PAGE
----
The start of 2021 has been very cold, and electricity prices have set new records. Last year, on the other hand, electricity prices were very low.
While Norwegians are receiving huge electricity bills these days, last year’s electricity price was actually at its lowest since 2002, according to Statistics Norway (SSB).
The average electricity price for households, excluding taxes and grid rent, was 20.7 øre per kilowatt-hour (kWh) in 2020. That is as much as 57% lower than the year before.
In comparison, the electricity price in the first week of February this year was up to 80 øre per kilowatt-hour, without taxes and grid rent. The reason? A record amount of snow in the mountains in the winter of 2019/2020, and a very strong hydrological balance throughout the year.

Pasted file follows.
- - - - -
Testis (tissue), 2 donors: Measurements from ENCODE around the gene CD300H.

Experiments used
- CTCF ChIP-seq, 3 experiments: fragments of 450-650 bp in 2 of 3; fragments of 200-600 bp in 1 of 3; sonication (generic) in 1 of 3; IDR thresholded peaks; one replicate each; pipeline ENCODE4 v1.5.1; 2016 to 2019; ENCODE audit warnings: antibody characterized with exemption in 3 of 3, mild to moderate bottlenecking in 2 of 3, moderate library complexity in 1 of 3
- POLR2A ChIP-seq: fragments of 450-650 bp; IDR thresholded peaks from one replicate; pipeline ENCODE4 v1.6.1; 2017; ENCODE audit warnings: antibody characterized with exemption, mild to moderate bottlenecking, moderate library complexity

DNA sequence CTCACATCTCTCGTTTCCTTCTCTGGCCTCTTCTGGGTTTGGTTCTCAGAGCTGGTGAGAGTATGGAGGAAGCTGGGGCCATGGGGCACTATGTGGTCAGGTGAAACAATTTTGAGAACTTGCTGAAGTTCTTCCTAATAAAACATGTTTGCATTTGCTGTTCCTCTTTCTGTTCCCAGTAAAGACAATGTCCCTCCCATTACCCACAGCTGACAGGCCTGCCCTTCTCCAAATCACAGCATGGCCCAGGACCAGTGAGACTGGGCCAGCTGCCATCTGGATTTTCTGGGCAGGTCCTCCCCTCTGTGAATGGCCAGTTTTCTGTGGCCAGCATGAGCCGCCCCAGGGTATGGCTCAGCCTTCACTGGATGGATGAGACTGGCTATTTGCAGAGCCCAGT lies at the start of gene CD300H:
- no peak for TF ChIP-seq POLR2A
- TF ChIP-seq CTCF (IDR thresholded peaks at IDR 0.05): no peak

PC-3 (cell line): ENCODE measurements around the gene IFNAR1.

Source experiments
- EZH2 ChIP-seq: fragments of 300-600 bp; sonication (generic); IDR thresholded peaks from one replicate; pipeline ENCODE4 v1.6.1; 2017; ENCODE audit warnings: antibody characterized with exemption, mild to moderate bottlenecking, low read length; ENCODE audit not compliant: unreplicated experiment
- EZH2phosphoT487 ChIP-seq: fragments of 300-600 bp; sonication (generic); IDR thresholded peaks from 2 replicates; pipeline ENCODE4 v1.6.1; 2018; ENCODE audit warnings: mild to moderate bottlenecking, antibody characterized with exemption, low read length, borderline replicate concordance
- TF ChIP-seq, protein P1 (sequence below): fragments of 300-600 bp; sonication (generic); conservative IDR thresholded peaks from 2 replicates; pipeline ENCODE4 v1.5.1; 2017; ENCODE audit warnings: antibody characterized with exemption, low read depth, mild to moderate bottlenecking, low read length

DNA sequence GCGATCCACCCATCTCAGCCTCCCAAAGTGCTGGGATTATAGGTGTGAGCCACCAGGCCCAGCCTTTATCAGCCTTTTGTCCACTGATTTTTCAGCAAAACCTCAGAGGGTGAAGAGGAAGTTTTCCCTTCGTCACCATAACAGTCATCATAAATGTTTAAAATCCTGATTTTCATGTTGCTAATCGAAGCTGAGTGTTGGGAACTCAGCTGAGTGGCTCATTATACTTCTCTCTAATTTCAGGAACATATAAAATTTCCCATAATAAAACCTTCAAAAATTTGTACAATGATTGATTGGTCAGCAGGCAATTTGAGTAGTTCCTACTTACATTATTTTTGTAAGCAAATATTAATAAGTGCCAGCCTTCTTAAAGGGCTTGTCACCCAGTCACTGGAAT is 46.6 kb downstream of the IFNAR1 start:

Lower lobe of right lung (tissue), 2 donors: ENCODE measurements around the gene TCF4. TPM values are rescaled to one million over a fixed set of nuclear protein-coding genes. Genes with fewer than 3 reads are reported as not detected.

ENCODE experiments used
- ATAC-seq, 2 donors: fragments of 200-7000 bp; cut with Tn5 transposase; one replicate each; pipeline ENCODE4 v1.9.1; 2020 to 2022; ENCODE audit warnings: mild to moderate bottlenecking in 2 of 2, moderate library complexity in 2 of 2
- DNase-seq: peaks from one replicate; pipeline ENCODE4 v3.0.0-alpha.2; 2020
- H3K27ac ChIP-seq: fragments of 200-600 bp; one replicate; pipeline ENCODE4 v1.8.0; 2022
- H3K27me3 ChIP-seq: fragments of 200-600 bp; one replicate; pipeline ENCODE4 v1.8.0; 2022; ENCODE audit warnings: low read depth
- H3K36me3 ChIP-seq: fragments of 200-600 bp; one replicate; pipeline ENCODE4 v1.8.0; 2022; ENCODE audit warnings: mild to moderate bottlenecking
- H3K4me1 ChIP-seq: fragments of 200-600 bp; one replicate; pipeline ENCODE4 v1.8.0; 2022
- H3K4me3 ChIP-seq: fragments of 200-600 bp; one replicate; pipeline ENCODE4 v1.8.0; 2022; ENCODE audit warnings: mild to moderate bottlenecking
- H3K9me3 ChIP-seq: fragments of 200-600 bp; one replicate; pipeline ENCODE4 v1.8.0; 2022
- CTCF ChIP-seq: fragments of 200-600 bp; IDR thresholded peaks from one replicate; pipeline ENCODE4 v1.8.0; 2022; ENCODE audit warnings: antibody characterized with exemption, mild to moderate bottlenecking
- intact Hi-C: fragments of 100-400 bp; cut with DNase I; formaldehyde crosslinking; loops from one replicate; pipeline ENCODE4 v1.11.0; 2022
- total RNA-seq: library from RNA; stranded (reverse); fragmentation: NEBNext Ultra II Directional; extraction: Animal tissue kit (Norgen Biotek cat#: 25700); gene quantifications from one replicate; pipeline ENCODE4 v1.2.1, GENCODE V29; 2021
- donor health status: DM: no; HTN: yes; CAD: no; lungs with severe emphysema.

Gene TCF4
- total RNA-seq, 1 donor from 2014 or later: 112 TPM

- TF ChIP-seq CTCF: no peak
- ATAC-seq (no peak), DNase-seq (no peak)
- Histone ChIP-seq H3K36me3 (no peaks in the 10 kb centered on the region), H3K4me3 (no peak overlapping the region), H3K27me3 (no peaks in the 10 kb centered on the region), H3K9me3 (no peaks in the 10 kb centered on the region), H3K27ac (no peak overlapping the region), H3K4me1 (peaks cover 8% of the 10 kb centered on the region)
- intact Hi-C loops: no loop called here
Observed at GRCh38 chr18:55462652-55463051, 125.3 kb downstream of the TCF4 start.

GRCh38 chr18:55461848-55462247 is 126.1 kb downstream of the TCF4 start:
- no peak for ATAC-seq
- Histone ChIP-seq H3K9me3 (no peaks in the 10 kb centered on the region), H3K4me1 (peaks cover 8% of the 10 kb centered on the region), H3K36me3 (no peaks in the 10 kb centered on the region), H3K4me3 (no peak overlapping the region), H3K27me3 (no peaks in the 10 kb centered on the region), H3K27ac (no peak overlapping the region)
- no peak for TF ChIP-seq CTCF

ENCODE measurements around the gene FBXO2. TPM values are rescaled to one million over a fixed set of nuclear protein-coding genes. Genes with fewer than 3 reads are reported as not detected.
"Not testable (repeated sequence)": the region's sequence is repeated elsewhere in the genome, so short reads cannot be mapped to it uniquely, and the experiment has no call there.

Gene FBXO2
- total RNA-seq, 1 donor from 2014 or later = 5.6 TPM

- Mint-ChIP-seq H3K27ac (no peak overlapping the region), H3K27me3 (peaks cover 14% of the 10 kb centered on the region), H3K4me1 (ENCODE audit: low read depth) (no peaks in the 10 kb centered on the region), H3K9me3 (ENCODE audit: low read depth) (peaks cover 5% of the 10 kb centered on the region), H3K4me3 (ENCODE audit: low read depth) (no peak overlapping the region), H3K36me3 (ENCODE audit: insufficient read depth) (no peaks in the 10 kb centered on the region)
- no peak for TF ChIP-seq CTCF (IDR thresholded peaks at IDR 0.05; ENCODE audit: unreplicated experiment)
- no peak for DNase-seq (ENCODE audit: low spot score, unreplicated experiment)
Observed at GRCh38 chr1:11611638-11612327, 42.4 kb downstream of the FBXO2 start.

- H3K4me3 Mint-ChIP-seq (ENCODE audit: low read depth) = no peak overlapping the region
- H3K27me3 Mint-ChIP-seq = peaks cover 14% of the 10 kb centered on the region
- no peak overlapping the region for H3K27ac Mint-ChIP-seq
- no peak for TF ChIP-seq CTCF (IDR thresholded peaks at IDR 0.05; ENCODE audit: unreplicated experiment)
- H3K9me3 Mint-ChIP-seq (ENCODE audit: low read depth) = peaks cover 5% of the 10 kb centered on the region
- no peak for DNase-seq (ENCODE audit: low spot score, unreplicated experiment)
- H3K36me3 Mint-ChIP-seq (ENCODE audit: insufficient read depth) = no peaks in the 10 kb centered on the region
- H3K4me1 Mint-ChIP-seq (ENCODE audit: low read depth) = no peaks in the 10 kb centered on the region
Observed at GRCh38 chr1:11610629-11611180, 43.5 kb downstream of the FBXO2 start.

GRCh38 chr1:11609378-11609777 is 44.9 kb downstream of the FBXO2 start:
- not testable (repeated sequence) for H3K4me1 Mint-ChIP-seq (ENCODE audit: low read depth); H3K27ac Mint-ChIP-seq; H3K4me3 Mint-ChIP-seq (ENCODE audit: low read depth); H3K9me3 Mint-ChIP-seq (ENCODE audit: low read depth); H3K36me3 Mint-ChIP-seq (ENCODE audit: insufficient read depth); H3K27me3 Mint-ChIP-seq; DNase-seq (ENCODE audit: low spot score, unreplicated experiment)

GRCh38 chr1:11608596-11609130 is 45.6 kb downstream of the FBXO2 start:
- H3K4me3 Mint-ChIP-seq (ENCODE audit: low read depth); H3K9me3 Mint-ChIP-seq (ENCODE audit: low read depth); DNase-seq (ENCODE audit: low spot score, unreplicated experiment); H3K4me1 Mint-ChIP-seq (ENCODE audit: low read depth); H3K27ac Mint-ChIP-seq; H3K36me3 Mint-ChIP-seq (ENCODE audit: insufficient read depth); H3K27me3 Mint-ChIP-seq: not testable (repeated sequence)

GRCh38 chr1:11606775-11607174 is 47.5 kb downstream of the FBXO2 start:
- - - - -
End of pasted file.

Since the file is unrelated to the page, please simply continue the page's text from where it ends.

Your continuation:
The hydrological balance is the sum of the estimated energy amount received from water and the country’s water reservoirs’ filling level.
The total electricity price for households, which consists of both power prices, grid rent, and taxes, was on average 80.3 øre / kWh in 2020, which is 31% lower than in 2019.
The SSB figures also show that in 2020 spot price agreements for electricity performed better for consumers than variable price agreements or older fixed price agreements.
The price was as low as 17.8 øre / kWh for spot price agreements, while those with variable agreements paid an average of 30.4 øre / kWh.
The average for those with older fixed price agreements was as much as 35.6 øre / kWh, excluding taxes and grid rent.
But, fortunately, there are very few households in Norway that still have such expensive fixed price agreements.
Source: © NTB Scanpix / #Norway Today / #NorwayTodayFinance
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